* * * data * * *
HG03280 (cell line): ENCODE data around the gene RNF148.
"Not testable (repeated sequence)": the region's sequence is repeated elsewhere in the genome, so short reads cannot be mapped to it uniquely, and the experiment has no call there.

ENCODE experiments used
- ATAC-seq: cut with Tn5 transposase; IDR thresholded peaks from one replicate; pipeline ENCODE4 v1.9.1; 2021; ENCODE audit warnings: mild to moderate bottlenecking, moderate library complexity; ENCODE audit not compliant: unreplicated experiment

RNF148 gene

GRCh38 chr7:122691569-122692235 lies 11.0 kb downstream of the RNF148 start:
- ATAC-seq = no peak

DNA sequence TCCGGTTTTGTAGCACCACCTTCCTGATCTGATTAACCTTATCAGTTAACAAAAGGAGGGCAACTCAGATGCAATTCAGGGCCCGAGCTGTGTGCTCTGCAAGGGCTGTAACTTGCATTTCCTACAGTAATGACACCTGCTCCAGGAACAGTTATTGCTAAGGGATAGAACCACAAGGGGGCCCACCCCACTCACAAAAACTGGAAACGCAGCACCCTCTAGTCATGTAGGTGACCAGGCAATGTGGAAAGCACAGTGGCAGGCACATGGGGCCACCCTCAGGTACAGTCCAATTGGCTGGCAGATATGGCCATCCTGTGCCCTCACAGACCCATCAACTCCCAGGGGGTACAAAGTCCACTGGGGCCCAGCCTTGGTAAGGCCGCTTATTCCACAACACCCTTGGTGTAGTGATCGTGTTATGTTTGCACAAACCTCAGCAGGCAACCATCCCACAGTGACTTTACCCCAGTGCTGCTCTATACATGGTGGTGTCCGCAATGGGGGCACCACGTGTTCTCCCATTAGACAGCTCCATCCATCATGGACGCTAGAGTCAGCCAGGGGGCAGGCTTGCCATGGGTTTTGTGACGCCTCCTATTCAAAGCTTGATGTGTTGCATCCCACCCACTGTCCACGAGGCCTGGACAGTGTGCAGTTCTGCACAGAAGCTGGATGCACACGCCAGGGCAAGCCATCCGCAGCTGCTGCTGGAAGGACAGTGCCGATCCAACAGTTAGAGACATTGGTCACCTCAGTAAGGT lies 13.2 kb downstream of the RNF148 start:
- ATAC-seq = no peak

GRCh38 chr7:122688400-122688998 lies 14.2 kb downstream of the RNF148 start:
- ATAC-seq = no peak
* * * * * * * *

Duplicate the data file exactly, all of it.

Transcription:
HG03280 (cell line): ENCODE data around the gene RNF148.
"Not testable (repeated sequence)": the region's sequence is repeated elsewhere in the genome, so short reads cannot be mapped to it uniquely, and the experiment has no call there.

ENCODE experiments used
- ATAC-seq: cut with Tn5 transposase; IDR thresholded peaks from one replicate; pipeline ENCODE4 v1.9.1; 2021; ENCODE audit warnings: mild to moderate bottlenecking, moderate library complexity; ENCODE audit not compliant: unreplicated experiment

RNF148 gene

GRCh38 chr7:122691569-122692235 lies 11.0 kb downstream of the RNF148 start:
- ATAC-seq = no peak

DNA sequence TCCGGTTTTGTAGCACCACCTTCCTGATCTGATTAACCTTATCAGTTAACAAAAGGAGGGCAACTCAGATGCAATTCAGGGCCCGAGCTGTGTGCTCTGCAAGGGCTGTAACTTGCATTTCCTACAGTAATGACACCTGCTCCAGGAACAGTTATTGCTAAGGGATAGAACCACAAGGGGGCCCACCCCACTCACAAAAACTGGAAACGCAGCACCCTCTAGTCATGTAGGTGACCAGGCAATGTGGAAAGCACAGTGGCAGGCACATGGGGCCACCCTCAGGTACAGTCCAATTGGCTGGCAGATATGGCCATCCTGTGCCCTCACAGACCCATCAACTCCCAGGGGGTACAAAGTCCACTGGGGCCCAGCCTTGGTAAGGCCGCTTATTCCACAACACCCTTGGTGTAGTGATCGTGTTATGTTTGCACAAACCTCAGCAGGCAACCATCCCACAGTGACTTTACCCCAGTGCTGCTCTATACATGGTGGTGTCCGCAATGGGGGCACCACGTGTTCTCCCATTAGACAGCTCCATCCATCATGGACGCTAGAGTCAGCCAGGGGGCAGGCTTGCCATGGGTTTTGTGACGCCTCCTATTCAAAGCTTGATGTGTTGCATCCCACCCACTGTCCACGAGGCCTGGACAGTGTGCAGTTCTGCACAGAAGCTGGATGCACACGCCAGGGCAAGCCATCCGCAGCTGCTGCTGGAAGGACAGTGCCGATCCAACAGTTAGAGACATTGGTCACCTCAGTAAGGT lies 13.2 kb downstream of the RNF148 start:
- ATAC-seq = no peak

GRCh38 chr7:122688400-122688998 lies 14.2 kb downstream of the RNF148 start:
- ATAC-seq = no peak